BE's Hong Receives AHA Grant to Develop Bioactive Cardiac Patch
Friday, November 21, 2014
A heart attack is a life-changing event, and the resulting muscle damage weakens the heart and makes it difficult for a patient to recover. Yi Hong, an assistant bioengineering professor, is using a new, $140,000 grant from the American Heart Association to develop a bioactive patch that will help restore function to the heart and extend the patient’s life.
When a person suffers a myocardial infarction (heart attack), heart muscle dies and the walls of the heart become thin and weak. This weakness may cause the heart to expand too much lessen its ability to effectively move blood through the body. Hong’s bioactive scaffold will strengthen the heart muscle, then become part of the heart. The scaffold will take the form of a patch that is made of elastic materials that will stretch, then return to place. In time, the scaffold will attract regenerative cells that will help the heart heal itself.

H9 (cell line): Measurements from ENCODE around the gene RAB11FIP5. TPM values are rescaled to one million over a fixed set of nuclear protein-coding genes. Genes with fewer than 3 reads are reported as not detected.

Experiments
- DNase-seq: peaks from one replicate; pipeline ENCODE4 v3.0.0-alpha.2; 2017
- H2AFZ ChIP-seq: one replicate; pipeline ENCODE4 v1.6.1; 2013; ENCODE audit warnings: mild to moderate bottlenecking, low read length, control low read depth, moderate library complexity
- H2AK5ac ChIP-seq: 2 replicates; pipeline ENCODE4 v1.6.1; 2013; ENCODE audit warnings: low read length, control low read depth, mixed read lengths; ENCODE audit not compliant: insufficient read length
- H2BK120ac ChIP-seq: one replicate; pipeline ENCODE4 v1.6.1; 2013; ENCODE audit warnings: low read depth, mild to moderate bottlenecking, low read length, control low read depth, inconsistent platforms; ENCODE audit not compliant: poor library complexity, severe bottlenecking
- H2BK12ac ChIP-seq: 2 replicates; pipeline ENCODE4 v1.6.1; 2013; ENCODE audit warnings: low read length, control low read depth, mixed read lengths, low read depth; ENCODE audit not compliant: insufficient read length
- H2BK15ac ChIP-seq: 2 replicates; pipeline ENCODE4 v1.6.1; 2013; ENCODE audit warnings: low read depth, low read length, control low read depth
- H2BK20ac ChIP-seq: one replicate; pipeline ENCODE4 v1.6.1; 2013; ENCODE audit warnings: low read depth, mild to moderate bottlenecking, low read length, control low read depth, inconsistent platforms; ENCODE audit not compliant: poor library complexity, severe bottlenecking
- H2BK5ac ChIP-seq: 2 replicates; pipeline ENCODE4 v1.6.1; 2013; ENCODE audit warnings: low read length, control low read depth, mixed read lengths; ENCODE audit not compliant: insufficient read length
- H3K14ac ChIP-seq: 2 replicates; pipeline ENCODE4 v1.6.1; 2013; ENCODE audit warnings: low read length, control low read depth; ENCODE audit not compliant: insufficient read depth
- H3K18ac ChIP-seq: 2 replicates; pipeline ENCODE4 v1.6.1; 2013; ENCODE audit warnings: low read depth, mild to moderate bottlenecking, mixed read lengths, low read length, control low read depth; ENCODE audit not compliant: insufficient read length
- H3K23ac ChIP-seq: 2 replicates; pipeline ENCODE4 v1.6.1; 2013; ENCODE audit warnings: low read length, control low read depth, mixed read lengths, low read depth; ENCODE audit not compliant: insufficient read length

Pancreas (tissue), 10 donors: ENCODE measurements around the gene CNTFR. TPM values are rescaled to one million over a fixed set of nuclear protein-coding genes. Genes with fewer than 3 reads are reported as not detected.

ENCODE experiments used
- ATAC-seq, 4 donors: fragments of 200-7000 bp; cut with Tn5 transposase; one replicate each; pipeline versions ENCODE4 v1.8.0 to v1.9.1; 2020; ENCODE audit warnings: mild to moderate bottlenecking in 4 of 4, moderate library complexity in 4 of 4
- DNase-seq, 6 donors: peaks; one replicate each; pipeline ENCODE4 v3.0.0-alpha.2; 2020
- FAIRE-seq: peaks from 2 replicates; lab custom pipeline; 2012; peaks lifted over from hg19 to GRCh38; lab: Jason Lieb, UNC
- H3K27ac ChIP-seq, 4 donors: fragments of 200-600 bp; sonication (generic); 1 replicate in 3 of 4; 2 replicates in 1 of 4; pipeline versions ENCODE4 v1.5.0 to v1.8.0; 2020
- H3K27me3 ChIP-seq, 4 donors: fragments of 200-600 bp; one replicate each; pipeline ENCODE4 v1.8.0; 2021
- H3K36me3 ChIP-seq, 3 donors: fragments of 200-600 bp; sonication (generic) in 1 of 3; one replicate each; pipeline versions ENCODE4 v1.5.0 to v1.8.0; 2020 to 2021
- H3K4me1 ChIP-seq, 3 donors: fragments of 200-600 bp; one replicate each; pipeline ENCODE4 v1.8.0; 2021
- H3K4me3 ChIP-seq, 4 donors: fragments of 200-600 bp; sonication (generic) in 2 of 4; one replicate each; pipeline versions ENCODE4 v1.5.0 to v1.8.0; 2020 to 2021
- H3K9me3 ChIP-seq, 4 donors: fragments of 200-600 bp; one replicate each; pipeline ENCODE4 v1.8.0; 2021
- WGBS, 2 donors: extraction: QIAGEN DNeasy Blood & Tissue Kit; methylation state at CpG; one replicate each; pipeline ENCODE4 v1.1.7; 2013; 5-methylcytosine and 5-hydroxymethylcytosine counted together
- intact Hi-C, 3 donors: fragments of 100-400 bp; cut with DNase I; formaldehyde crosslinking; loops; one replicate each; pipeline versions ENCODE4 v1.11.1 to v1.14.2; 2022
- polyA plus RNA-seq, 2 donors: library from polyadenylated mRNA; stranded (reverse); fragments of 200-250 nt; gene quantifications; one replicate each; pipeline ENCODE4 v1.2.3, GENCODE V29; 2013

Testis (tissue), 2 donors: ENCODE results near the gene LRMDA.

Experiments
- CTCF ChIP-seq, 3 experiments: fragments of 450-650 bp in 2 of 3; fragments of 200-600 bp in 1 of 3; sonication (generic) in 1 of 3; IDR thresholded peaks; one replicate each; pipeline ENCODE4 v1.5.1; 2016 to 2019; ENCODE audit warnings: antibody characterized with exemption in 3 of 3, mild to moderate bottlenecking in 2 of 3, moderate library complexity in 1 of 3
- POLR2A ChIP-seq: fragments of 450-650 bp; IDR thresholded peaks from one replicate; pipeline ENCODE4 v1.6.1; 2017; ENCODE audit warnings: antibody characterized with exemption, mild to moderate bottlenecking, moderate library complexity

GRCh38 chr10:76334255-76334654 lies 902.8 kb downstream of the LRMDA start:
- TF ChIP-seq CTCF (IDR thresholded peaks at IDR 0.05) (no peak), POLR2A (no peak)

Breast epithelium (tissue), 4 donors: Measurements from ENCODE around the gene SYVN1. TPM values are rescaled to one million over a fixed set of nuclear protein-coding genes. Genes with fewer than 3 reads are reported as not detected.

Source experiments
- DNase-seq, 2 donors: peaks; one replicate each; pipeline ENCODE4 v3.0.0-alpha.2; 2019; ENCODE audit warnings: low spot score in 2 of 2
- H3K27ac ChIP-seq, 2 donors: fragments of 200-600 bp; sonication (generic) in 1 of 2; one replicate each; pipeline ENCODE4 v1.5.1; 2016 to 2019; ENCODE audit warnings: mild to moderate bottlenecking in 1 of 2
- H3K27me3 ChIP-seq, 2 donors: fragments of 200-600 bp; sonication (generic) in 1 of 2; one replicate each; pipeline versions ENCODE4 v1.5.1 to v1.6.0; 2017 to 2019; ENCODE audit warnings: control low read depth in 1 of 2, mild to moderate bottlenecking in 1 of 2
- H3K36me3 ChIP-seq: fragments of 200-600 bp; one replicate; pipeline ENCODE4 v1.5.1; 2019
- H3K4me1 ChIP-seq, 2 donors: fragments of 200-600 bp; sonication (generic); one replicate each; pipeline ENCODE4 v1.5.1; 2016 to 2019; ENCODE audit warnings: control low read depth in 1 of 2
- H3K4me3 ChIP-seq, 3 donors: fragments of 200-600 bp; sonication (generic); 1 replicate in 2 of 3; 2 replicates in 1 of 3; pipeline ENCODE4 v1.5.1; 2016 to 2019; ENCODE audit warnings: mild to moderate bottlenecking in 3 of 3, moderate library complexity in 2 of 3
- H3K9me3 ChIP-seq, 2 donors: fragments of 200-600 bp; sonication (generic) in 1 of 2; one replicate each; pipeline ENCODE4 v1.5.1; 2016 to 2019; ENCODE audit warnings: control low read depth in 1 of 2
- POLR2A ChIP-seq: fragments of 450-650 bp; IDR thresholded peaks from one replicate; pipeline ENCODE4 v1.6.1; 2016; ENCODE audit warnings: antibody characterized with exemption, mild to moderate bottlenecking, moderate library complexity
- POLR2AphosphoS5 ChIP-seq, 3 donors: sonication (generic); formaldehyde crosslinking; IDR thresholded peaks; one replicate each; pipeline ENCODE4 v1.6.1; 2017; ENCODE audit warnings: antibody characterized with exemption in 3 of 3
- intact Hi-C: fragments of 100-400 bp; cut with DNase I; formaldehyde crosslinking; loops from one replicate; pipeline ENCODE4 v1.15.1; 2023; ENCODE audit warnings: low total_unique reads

“We have designed a new polymer to combine with the heart. It has very good mechanical matching and good bioactivity, so it will allow new heart muscle to grow in over it, creating new heart tissue, before the patch biodegrades,” Hong explained. “This really focuses on the patient. Once the design is ready, we will be able to suture the patch in place over the affected area to quickly restore the area and extend the patient’s life.”